Antialiasing is a technique used to smooth the edges of objects in a scene to reduce the jagged "stairstep" effect that sometimes appears. By setting the appropriate environment variable, you can enable full-scene antialiasing in any OpenGL application on these GPUs.
Several antialiasing methods are available and you can select between them by setting the __GL_FSAA_MODE environment variable appropriately. Note that increasing the number of samples taken during FSAA rendering may decrease performance.
To see the available values for __GL_FSAA_MODE along with their descriptions, run:
nvidia-settings --query=fsaa --verbose
The __GL_FSAA_MODE environment variable uses the same integer values that are used to configure FSAA through nvidia-settings and the NV-CONTROL X extension. In other words, these two commands are equivalent:
export __GL_FSAA_MODE=5 nvidia-settings --assign FSAA=5
Note that there are three FSAA related configuration attributes (FSAA, FSAAAppControlled and FSAAAppEnhanced) which together determine how a GL application will behave. If FSAAAppControlled is 1, the FSAA specified through nvidia-settings will be ignored, in favor of what the application requests through FBConfig selection. If FSAAAppControlled is 0 but FSAAAppEnhanced is 1, then the FSAA value specified through nvidia-settings will only be applied if the application selected a multisample FBConfig.
Therefore, to be completely correct, the nvidia-settings command line to unconditionally assign FSAA should be:
nvidia-settings --assign FSAA=5 --assign FSAAAppControlled=0 --assign FSAAAppEnhanced=0
Automatic anisotropic texture filtering can be enabled by setting the environment variable __GL_LOG_MAX_ANISO. The possible values are:
|0||No anisotropic filtering|
|1||2x anisotropic filtering|
|2||4x anisotropic filtering|
|3||8x anisotropic filtering|
|4||16x anisotropic filtering|
4x and greater are only available on GeForce3 or newer GPUs; 16x is only available on GeForce 6800 or newer GPUs.
Setting the environment variable __GL_SYNC_TO_VBLANK to a non-zero value will force glXSwapBuffers to sync to your monitor's vertical refresh (perform a swap only during the vertical blanking period).
When using __GL_SYNC_TO_VBLANK with TwinView, OpenGL can only sync to one of the display devices; this may cause tearing corruption on the display device to which OpenGL is not syncing. You can use the environment variable __GL_SYNC_DISPLAY_DEVICE to specify to which display device OpenGL should sync. You should set this environment variable to the name of a display device; for example "CRT-1". Look for the line "Connected display device(s):" in your X log file for a list of the display devices present and their names. You may also find it useful to review Chapter 12, Configuring TwinView "Configuring Twinview" and the section on Ensuring Identical Mode Timings in Chapter 18, Programming Modes.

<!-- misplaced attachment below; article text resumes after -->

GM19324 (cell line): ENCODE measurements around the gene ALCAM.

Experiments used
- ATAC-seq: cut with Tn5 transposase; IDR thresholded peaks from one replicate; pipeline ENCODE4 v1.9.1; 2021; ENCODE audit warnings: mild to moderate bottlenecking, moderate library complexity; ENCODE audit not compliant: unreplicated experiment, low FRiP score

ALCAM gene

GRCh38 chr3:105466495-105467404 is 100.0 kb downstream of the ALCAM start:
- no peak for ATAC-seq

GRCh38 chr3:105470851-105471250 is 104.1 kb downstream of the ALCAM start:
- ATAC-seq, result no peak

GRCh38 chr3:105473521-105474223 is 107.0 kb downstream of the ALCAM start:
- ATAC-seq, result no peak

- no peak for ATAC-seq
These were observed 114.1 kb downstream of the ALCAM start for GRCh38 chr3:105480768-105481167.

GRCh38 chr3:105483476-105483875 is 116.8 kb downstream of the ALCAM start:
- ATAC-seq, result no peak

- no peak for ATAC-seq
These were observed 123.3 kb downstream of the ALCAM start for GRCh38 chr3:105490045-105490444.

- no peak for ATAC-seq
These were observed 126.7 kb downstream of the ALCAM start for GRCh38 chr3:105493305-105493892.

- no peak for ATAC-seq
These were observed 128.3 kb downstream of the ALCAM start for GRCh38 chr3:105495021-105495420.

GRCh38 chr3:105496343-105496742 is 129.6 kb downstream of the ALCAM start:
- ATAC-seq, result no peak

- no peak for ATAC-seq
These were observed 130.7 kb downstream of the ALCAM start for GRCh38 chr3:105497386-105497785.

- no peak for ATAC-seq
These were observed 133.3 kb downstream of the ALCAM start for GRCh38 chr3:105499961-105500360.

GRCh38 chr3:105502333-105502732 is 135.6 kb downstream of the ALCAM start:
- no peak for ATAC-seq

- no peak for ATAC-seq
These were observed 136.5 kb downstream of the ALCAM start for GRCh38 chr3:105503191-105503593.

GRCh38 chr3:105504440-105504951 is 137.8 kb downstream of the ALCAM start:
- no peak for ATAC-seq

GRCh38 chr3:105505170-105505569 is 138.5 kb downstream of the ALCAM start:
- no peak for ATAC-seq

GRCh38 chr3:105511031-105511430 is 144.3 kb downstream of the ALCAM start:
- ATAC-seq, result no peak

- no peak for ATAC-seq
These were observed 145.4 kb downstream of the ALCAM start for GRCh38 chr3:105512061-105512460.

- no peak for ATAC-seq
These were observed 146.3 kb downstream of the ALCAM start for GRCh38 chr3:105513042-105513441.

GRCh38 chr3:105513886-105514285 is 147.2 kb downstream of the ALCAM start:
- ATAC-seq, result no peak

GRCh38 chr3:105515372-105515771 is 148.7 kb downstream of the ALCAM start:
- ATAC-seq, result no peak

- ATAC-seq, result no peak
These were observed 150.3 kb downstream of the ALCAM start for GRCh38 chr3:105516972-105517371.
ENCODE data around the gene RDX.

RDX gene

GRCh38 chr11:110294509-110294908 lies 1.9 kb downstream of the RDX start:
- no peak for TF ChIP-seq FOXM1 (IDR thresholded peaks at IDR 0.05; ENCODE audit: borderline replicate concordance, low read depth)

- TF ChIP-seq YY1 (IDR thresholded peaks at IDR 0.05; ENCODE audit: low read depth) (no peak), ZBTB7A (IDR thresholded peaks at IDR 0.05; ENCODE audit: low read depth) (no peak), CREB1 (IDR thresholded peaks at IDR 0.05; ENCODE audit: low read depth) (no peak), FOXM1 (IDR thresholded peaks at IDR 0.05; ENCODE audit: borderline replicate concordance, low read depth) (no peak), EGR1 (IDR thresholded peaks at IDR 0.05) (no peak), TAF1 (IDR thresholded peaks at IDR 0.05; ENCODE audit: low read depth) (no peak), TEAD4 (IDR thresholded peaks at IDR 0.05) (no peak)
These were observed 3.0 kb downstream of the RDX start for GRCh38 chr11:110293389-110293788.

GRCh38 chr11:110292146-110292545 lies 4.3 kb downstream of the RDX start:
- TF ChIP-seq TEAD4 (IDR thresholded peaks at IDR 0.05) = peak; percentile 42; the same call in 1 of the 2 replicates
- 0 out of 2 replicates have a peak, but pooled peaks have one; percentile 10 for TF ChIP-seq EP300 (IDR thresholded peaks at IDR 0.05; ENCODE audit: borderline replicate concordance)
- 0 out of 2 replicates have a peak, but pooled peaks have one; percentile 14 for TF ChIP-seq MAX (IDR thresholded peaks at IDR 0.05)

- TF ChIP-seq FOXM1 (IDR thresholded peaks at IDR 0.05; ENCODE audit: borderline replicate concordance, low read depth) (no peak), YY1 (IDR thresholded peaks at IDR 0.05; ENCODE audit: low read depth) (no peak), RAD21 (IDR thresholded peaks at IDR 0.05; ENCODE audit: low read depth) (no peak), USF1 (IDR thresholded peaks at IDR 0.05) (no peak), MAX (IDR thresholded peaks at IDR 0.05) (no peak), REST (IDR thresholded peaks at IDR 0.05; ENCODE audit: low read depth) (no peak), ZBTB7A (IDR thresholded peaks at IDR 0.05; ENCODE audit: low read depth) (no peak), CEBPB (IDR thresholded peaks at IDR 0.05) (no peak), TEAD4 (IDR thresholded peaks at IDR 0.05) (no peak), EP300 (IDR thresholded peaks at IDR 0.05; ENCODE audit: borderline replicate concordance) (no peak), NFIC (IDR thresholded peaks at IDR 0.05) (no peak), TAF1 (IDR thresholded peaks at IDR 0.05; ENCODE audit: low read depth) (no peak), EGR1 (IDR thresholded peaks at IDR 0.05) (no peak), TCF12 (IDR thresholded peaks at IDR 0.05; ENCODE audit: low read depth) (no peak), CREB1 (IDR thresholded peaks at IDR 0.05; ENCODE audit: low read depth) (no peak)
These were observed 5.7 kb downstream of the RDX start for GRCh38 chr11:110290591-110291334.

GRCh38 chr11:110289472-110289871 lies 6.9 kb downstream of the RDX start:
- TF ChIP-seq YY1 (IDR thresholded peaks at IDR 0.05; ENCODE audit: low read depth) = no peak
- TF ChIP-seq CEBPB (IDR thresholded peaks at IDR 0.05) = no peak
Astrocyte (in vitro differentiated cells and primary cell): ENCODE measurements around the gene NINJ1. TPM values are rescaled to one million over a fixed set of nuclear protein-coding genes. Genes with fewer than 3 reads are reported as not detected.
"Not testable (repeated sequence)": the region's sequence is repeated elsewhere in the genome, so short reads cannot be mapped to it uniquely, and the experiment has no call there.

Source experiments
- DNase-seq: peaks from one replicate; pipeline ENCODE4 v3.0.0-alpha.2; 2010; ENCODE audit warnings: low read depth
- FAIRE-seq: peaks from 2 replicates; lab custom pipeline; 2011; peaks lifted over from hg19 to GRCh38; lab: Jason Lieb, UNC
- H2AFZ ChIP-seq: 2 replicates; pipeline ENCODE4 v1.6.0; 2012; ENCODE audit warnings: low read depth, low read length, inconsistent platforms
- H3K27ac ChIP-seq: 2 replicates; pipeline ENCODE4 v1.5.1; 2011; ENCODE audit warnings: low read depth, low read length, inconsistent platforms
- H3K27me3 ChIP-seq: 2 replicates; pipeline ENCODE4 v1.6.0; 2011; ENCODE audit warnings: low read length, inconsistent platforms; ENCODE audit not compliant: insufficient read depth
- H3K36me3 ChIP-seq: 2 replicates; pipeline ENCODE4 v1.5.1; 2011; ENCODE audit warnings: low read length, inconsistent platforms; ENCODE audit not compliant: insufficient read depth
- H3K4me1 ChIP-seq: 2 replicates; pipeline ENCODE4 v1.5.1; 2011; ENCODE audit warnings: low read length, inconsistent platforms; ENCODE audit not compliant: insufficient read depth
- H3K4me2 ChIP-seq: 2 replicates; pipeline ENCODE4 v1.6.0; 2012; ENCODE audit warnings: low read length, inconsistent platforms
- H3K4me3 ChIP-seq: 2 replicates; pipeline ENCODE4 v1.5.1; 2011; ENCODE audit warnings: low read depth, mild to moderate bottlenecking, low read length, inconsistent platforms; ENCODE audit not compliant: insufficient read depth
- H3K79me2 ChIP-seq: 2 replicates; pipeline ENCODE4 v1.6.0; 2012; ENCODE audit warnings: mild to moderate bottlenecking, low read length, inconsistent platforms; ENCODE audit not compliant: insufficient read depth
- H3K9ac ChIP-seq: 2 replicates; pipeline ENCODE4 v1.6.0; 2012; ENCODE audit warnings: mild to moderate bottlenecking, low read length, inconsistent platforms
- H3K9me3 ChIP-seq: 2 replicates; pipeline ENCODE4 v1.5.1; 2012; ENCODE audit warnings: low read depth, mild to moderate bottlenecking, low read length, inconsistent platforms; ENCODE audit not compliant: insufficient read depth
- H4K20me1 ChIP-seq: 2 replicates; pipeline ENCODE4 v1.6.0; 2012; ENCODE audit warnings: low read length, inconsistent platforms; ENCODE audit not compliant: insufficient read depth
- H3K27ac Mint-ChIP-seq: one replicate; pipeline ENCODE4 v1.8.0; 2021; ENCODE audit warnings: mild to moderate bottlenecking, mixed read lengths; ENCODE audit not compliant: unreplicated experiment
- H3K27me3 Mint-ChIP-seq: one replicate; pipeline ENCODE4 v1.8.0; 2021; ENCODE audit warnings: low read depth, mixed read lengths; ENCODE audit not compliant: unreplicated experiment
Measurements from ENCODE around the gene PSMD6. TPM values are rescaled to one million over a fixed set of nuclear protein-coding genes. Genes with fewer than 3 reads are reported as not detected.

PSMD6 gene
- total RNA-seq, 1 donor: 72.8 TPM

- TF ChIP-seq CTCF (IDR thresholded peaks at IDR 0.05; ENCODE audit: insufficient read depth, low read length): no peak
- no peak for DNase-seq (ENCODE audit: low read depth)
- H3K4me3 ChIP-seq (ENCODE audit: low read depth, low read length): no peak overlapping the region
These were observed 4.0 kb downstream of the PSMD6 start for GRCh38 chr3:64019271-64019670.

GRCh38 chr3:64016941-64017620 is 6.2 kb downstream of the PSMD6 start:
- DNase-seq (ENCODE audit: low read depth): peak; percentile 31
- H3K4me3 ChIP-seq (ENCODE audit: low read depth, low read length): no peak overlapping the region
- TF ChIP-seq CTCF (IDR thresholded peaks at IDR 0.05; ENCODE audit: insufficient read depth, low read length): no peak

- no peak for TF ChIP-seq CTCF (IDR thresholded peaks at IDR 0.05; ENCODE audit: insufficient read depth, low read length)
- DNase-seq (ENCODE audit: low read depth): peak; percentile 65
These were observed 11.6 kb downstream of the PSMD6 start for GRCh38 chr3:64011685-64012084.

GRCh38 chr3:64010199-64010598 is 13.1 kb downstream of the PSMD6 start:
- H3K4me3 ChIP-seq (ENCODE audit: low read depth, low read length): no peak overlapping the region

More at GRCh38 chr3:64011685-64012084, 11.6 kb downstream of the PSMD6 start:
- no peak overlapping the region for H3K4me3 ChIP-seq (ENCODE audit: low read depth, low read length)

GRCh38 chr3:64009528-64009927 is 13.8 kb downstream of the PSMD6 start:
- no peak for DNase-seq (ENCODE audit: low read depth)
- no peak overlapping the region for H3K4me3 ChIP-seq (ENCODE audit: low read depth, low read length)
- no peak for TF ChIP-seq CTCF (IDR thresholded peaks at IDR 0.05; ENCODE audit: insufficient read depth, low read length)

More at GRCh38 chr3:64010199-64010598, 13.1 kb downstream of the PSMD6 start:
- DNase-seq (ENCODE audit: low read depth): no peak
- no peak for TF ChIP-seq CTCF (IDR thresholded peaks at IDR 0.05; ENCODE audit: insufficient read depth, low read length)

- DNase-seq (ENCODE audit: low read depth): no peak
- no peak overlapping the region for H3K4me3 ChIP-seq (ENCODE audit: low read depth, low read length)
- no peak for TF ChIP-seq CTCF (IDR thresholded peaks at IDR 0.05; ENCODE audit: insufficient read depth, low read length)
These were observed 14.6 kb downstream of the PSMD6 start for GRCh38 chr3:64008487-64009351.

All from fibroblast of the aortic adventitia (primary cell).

The NVIDIA GLX implementation sorts FBConfigs returned by glXChooseFBConfig() as described in the GLX specification. To disable this behavior set __GL_SORT_FBCONFIGS to 0 (zero), then FBConfigs will be returned in the order they were received from the X server. To examine the order in which FBConfigs are returned by the X server run:
This option may be be useful to work around problems in which applications pick an unexpected FBConfig.
There are several cases where the NVIDIA OpenGL driver needs to wait for external state to change before continuing. To avoid consuming too much CPU time in these cases, the driver will sometimes yield so the kernel can schedule other processes to run while the driver waits. For example, when waiting for free space in a command buffer, if the free space has not become available after a certain number of iterations, the driver will yield before it continues to loop.
By default, the driver calls sched_yield() to do this. However, this can cause the calling process to be scheduled out for a relatively long period of time if there are other, same-priority processes competing for time on the CPU. One example of this is when an OpenGL-based composite manager is moving and repainting a window and the X server is trying to update the window as it moves, which are both CPU-intensive operations.
You can use the __GL_YIELD environment variable to work around these scheduling problems. This variable allows the user to specify what the driver should do when it wants to yield. The possible values are:
|<unset>||By default, OpenGL will call sched_yield() to yield.|
|"NOTHING"||OpenGL will never yield.|
|"USLEEP"||OpenGL will call usleep(0) to yield.|
The NVIDIA GLX implementation will hide FBConfigs that are associated with a 32-bit ARGB visual when the XLIB_SKIP_ARGB_VISUALS environment variable is defined. This matches the behavior of libX11, which will hide those visuals from XGetVisualInfo and XMatchVisualInfo. This environment variable is useful when applications are confused by the presence of these FBConfigs.
By default, the NVIDIA GLX implementation will not expose GLX protocol for GL commands if the protocol is not considered complete. Protocol could be considered incomplete for a number of reasons. The implementation could still be under development and contain known bugs, or the protocol specification itself could be under development or going through review. If users would like to test the client-side portion of such protocol when using indirect rendering, they can set the __GL_ALLOW_UNOFFICIAL_PROTOCOL environment variable to a non-zero value before starting their GLX application. When an NVIDIA GLX server is used, the related X Config option AllowUnofficialGLXProtocol will need to be set as well to enable support in the server.